All autonomous vehicles require continuous, real-time, wireless connectivity to communicate between users and many sensors and devices. It is critical to enabling crash prevention, safety, and mobility. This post will provide a brief explanation of the various communication technologies used in autonomous vehicles and how they are used in AVs.
All communication technologies used in AVs use radio frequency (RF) spectrum which refers to the part of the electromagnetic spectrum corresponding to radio frequencies below about 300 GHz (or, equivalently, wavelengths longer than about 1 mm).
Commercial Wireless Services
Vehicle telematics applications use commercial wireless voice and data communication services. They use data either through an embedded data connection or a smartphone. Most connected-car platforms today rely on drivers using their smartphones to connect their apps to the network. In contrast to radios embedded in cars, new smartphones are now able to improve speed, capacity, and efficiency. They also improve safety and convenience for drivers and passengers. The technology would also make services such as real-time traffic and navigation updates possible.
4G is currently a standard for wireless data communication technology that uses new digital signal processing techniques and modulations to increase the capacity and speed of wireless data networks. The technology enables today’s carmakers to provide features such as a Wi-Fi hotspot in-car, Internet radio, Web services, and an enhanced navigation system that displays street-level visual imagery streamed to the vehicle.
Dedicated Short-Range Communications (DSRC)
DSRC is a short-range (less than 1,000 meters) wireless service specifically designed to be the wireless link between vehicles and between vehicle-to-vehicle (V2V) and roadside infrastructure. DSRC is intended to support safety applications such as avoidance of intersection collisions. DSRC is also used for non-safety messages and vehicle diagnostics. DSRC has been subject to some controversy due to the lack of current applications for it. The unlicensed uses of this spectrum are also the subject of considerable debate.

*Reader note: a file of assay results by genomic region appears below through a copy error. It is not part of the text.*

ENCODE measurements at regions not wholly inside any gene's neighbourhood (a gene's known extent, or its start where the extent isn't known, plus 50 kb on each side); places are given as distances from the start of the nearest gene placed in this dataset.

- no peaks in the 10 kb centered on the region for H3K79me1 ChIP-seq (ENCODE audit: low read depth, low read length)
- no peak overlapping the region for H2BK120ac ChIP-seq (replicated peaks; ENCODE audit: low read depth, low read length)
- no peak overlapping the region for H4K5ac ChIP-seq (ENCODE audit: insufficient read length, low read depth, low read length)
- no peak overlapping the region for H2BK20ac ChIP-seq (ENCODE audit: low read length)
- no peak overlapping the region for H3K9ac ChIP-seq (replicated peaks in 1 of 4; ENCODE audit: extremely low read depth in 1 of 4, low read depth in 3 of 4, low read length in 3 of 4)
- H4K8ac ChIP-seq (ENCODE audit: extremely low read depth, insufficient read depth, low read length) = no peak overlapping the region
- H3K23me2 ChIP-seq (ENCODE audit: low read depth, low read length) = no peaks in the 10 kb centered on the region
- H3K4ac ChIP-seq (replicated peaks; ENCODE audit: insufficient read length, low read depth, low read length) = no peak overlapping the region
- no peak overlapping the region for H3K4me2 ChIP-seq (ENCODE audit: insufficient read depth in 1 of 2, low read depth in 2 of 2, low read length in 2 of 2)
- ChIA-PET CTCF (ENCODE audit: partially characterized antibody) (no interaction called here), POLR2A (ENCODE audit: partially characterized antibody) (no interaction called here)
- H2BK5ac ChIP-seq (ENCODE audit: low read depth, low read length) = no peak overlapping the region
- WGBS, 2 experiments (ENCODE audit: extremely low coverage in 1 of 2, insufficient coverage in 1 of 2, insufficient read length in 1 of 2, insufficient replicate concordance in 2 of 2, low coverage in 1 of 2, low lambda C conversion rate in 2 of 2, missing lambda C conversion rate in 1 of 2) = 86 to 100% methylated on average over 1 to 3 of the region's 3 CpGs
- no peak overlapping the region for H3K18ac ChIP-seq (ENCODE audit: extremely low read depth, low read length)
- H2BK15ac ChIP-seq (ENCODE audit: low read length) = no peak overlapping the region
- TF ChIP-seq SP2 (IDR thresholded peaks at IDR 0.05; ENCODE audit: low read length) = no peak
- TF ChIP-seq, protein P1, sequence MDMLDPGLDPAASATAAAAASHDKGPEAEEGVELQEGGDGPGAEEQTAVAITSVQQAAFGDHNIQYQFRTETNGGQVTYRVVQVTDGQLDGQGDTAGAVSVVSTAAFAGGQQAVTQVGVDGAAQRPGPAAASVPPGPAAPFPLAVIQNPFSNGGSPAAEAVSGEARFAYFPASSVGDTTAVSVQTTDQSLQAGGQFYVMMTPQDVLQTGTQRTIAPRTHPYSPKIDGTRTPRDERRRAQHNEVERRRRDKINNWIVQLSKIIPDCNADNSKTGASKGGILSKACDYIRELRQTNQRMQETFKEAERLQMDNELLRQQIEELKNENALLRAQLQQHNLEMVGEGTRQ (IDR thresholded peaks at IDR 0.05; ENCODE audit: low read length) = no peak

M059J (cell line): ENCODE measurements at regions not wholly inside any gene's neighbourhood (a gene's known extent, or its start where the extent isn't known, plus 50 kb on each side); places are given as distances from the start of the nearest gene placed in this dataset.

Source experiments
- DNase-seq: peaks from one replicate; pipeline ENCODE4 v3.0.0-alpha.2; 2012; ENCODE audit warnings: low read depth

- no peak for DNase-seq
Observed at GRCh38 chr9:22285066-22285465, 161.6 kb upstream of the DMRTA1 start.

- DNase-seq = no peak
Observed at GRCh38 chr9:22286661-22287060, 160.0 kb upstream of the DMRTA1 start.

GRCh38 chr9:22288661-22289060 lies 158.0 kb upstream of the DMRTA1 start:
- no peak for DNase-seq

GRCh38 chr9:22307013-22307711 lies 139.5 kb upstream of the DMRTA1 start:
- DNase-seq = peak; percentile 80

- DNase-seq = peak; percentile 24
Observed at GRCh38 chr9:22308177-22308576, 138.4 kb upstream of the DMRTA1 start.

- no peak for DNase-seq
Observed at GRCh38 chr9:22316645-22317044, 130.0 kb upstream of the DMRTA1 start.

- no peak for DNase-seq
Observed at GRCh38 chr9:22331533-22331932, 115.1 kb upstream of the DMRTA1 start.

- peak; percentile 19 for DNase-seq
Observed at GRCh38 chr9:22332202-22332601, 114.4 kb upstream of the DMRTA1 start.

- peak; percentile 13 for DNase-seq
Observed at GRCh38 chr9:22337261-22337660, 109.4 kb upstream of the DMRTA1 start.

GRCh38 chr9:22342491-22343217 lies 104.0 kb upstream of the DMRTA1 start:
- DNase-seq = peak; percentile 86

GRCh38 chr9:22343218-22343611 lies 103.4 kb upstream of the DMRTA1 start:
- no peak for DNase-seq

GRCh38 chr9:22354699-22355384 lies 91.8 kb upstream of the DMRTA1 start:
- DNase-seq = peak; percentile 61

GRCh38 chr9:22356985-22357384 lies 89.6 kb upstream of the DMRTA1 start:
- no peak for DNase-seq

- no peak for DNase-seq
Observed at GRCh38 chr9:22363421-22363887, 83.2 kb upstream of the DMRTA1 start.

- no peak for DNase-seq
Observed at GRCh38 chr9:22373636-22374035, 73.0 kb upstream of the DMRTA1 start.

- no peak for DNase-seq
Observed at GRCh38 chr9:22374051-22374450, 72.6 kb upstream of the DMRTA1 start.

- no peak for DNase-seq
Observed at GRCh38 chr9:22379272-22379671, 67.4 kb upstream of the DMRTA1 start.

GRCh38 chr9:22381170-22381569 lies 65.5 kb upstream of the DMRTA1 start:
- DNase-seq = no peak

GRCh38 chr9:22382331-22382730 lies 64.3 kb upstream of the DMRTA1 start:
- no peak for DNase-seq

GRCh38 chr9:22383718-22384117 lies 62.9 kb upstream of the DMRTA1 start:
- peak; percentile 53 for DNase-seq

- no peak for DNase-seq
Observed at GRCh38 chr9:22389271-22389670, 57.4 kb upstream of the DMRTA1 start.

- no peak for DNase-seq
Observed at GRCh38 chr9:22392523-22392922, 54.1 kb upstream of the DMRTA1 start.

Bluetooth is a wireless technology that uses short-wavelength radio transmissions to exchange data from fixed and mobile devices over short distances. It creates a personal network with a high level of security. It also allows mobile phones brought into a vehicle to route incoming and outgoing calls through the vehicle, creating a hands-free wireless phone. While it is primarily used in automobiles to extend the capabilities of wireless phones, it can also be used as a means of facilitating the vehicle’s communication, either by enabling V2I communications or by transmitting data for re-transmission to a wireless phone.
Wi-Fi is a popular technology that enables an electronic device to exchange data wirelessly (using radio spectrum) over a computer network, including high-speed Internet connections. There are a few different ways automakers can achieve Wi-Fi in-car. It’s just another way to accomplish the same thing: a reliable internet connection while on the go for multiple users at once.
Wireless Router for Mobile Wi-Fi Hotspots: This is a mobile version of the home-based wireless router. It connects via a cellular network to the Internet, requiring you to sign up for a subscription plan.
4G LTE Wi-Fi: This provides a slightly different way of connecting to the Internet at high speed. Like your smartphone, the car uses its infotainment system to connect to the Internet. You can then pair devices once a connection has been established. This also requires a subscription to a cellular network.
Wi-Fi Enabled In-Car Telematics System: These systems enable the user to pair their smartphone and then use it as a Wi-Fi hotspot for their smartphone connection to the Internet. It is one way to sidestep paying for a new cellular in-car network as the car’s Wi-Fi piggybacks you are already paying for on your smartphone’s subscription plan.